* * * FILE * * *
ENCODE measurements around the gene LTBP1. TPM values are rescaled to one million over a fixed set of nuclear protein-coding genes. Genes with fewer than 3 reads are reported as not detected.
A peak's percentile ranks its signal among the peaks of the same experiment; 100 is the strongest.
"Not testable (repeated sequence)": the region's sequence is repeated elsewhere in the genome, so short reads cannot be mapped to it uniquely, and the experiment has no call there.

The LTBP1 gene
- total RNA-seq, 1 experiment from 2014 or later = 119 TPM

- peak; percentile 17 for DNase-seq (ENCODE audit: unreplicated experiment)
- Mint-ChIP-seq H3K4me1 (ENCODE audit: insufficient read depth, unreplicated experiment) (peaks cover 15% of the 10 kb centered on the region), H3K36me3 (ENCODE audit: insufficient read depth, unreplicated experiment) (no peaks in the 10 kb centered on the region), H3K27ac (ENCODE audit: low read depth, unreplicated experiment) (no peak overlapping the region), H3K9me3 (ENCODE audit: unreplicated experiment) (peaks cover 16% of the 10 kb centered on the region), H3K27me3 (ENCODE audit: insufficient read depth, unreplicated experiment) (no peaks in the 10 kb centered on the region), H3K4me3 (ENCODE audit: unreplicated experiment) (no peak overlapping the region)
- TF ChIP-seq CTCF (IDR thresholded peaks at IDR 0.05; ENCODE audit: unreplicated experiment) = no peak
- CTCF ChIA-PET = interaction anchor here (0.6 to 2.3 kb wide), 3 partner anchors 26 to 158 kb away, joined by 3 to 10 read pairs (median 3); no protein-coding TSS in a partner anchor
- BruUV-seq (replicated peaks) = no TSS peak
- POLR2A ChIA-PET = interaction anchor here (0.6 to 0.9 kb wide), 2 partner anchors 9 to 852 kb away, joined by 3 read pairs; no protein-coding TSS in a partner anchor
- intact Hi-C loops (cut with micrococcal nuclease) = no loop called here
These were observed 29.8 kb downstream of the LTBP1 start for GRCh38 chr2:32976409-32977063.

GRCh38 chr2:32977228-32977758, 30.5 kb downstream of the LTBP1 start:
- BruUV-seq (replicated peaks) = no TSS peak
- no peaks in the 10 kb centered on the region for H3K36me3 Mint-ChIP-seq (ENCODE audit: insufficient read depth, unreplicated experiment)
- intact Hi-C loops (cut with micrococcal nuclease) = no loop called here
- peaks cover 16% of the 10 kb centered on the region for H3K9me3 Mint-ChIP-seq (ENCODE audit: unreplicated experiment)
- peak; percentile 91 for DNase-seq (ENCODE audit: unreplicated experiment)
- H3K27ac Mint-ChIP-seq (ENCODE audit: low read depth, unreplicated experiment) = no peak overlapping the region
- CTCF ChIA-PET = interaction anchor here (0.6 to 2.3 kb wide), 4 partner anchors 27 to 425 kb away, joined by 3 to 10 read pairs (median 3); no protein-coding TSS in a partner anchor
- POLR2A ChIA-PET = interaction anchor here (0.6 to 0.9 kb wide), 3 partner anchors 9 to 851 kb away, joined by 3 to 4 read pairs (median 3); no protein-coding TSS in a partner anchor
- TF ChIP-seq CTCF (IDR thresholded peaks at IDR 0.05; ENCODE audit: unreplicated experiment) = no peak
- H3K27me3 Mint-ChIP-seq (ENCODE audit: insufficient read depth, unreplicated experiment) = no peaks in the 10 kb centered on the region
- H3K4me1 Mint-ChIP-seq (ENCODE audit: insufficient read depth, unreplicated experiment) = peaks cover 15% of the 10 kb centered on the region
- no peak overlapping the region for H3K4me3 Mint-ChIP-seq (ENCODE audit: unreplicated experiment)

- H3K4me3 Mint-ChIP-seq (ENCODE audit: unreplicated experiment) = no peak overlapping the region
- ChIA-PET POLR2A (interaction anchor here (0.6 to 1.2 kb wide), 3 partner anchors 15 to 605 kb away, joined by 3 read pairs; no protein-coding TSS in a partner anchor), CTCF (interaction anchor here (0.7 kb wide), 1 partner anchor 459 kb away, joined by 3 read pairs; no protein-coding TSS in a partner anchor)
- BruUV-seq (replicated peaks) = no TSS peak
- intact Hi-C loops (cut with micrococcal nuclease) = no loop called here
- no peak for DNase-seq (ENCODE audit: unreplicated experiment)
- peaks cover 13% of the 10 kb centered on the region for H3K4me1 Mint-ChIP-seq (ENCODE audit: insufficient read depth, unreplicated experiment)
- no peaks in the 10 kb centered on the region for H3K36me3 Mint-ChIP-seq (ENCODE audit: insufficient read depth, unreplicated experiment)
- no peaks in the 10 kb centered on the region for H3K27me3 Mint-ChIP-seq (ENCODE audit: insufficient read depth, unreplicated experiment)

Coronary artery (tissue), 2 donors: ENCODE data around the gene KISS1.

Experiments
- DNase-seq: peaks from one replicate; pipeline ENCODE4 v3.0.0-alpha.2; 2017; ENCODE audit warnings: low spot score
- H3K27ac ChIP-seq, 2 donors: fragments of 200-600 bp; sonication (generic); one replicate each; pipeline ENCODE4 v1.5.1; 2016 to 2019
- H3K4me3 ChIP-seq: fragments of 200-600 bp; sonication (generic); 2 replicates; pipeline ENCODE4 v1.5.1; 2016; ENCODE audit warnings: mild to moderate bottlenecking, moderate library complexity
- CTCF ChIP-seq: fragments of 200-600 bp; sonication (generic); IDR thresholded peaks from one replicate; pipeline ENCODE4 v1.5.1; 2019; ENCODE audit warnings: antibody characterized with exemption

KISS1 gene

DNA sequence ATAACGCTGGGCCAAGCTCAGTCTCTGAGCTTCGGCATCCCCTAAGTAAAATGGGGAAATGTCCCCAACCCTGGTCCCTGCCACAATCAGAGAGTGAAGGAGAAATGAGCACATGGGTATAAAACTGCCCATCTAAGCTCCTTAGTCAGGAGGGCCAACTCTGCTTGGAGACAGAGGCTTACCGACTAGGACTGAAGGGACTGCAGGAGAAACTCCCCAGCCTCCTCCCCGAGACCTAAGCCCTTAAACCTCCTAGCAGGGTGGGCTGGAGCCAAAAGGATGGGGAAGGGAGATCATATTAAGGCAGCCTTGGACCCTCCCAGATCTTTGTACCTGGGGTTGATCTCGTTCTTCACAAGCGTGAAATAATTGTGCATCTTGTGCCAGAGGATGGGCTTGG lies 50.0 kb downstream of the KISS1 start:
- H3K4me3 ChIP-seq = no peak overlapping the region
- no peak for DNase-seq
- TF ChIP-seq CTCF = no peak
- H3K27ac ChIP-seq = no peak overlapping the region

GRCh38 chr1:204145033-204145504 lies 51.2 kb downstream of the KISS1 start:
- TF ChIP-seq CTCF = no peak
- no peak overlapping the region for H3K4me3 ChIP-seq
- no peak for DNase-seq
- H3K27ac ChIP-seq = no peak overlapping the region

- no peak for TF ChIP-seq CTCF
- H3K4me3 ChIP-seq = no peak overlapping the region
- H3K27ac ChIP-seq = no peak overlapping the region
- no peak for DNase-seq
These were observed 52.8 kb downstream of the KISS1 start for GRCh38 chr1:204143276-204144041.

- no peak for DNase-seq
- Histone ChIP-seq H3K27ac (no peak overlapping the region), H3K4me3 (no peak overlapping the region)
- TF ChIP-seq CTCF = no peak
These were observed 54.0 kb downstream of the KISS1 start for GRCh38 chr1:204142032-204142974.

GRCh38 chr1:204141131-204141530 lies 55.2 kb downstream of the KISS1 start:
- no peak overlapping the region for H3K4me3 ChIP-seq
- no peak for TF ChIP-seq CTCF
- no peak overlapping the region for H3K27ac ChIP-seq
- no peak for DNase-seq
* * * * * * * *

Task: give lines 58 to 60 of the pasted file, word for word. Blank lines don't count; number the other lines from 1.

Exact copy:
- Histone ChIP-seq H3K27ac (no peak overlapping the region), H3K4me3 (no peak overlapping the region)
- TF ChIP-seq CTCF = no peak
These were observed 54.0 kb downstream of the KISS1 start for GRCh38 chr1:204142032-204142974.